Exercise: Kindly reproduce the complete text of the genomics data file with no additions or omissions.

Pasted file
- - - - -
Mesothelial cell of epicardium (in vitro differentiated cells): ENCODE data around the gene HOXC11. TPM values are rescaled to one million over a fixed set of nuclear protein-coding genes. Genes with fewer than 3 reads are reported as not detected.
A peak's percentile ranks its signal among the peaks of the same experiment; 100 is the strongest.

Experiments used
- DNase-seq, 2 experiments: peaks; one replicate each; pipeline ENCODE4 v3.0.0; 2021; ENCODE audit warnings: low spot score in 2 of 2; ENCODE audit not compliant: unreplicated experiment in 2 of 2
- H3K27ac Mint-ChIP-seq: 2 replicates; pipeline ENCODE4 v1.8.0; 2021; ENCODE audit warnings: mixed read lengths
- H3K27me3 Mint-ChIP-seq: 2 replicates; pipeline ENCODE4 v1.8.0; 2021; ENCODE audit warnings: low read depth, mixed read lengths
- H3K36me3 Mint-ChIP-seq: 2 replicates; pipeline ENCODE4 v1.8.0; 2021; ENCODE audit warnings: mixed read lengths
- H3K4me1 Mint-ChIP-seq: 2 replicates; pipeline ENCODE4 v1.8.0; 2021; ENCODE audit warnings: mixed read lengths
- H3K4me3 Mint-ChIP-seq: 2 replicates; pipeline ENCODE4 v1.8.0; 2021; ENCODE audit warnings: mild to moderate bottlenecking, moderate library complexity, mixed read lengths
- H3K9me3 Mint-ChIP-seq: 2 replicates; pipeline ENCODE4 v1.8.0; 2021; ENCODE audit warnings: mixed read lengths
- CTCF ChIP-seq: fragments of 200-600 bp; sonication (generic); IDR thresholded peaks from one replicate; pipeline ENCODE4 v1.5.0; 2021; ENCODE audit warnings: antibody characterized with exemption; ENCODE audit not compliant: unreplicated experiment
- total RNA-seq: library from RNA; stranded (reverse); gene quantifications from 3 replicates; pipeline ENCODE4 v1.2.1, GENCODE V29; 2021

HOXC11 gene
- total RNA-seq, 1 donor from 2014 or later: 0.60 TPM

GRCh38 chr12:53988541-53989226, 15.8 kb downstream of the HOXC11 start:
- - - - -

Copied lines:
Mesothelial cell of epicardium (in vitro differentiated cells): ENCODE data around the gene HOXC11. TPM values are rescaled to one million over a fixed set of nuclear protein-coding genes. Genes with fewer than 3 reads are reported as not detected.
A peak's percentile ranks its signal among the peaks of the same experiment; 100 is the strongest.

Experiments used
- DNase-seq, 2 experiments: peaks; one replicate each; pipeline ENCODE4 v3.0.0; 2021; ENCODE audit warnings: low spot score in 2 of 2; ENCODE audit not compliant: unreplicated experiment in 2 of 2
- H3K27ac Mint-ChIP-seq: 2 replicates; pipeline ENCODE4 v1.8.0; 2021; ENCODE audit warnings: mixed read lengths
- H3K27me3 Mint-ChIP-seq: 2 replicates; pipeline ENCODE4 v1.8.0; 2021; ENCODE audit warnings: low read depth, mixed read lengths
- H3K36me3 Mint-ChIP-seq: 2 replicates; pipeline ENCODE4 v1.8.0; 2021; ENCODE audit warnings: mixed read lengths
- H3K4me1 Mint-ChIP-seq: 2 replicates; pipeline ENCODE4 v1.8.0; 2021; ENCODE audit warnings: mixed read lengths
- H3K4me3 Mint-ChIP-seq: 2 replicates; pipeline ENCODE4 v1.8.0; 2021; ENCODE audit warnings: mild to moderate bottlenecking, moderate library complexity, mixed read lengths
- H3K9me3 Mint-ChIP-seq: 2 replicates; pipeline ENCODE4 v1.8.0; 2021; ENCODE audit warnings: mixed read lengths
- CTCF ChIP-seq: fragments of 200-600 bp; sonication (generic); IDR thresholded peaks from one replicate; pipeline ENCODE4 v1.5.0; 2021; ENCODE audit warnings: antibody characterized with exemption; ENCODE audit not compliant: unreplicated experiment
- total RNA-seq: library from RNA; stranded (reverse); gene quantifications from 3 replicates; pipeline ENCODE4 v1.2.1, GENCODE V29; 2021

HOXC11 gene
- total RNA-seq, 1 donor from 2014 or later: 0.60 TPM

GRCh38 chr12:53988541-53989226, 15.8 kb downstream of the HOXC11 start: